The second song, ʻYou're The Stormʼ, amuses me to no end, because stylistically, it is precisely the kind of material that would soon win Taylor Swift her fame and fortune — sort of a neo-country rocker, starts out soft and slow, becomes loud and anthemic in the chorus, and even the lyrics, all based around a somewhat crude geopolitical love metaphor ("and if you want me, I'm your country"), kind of fit the bill. Except that ʻYou're The Stormʼ actually has an enthralling chorus, where modulation matters much more than loudness — the pitch change from "I like the sweet life and the silence" to "but it's the storm that I believe in" is true pop brilliance. It is true that lyrical lines like "come raise your flag upon me" or "come and conquer and drop your bombs" sound a little crude (not to mention that the song's timing, coming out right at the start of the Iraqi War, couldn't have been worse), but it's no hard crime to get a little carried away with a metaphor, and, after all, we don't cherish The Cardigans because of their lyrics (even if, word-wise, they are typically several notches above the ABBA level).

Everything after that comes on a take-it-or-leave-it basis, but the more I listen, the more I'm ready to take. Here's just a few moments: the plaintive vibe of "my heart can't carry much more" (ʻCouldn't Care Lessʼ); the quiet razor-sharpness of the "help me, I'm not feeling... okay" chorus conclusion (ʻPlease Sisterʼ); the way "for what it's worth I love you, and what is worse, I really do" moves up an octave from first chorus to last; the believable stubbornness in the "I live and I learn, yes I live and I learn" mantra; the sarcastic-tragic finale of "come to me, let's drown... come baby, let's drown in feathers and down" — it's all touching, inventive, and meaningful.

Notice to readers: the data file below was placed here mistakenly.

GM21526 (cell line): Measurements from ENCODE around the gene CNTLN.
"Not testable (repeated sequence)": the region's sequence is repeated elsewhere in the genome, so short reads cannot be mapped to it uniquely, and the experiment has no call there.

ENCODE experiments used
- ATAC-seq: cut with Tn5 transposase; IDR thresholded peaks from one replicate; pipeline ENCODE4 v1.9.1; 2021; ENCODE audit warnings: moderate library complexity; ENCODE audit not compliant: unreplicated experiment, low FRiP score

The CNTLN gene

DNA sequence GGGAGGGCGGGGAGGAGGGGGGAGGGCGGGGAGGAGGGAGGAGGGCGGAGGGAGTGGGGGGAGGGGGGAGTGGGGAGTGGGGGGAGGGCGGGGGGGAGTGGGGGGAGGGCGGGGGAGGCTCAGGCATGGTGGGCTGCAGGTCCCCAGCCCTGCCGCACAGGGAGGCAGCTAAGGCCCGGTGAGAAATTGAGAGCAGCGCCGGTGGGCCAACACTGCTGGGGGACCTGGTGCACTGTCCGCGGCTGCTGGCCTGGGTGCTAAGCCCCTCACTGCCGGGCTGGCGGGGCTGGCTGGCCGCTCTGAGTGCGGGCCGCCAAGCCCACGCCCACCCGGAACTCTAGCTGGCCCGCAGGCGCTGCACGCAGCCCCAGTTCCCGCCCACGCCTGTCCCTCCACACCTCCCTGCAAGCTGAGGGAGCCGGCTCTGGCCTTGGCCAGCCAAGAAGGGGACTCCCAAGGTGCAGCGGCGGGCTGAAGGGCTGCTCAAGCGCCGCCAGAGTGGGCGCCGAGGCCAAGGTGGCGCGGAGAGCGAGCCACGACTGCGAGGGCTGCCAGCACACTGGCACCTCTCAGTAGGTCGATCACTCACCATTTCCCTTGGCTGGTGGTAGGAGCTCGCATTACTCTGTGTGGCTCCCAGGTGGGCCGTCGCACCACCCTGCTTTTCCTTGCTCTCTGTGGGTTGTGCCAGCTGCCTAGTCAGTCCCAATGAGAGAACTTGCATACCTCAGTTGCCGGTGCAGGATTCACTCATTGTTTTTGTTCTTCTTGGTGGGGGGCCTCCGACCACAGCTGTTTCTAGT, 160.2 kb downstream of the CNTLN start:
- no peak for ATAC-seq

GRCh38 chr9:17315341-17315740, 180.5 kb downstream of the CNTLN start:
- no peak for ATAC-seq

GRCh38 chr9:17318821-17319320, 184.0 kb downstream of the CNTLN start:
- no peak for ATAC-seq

Nothing remains, really, except to reiterate the old fact about no musical genre being good or bad on its own, but everything depending upon the personalities behind it. Singer-songwriters come fairly cheap these days, and far more often than necessary, but Persson would probably make an excellent one (in fact, Long Gone Before Daylight is far more of a «singer-songwriter» record, genre-wise, than a «pop» record); and this is precisely the kind of album that manages to avoid both the «cheap thrill» pitfalls of fluffy country-pop à la Taylor Swift and the «musical bore­dom» pitfalls of, say, an Ani DiFranco. Yes, our acquaintance started out on a sour note, but in the end I'm perfectly happy to award it a strong thumbs up — and all you reviewers who panned it when it came out, well, you probably didn't even respect the three-listen rule.

1 comment:

  1. Most of this album is just too dull, melodically. I bought it in 2003, listened to it half a dozen times, thought "that's a shame, but they couldn't stay that good forever", and sold it on ebay (didn't get much for it!).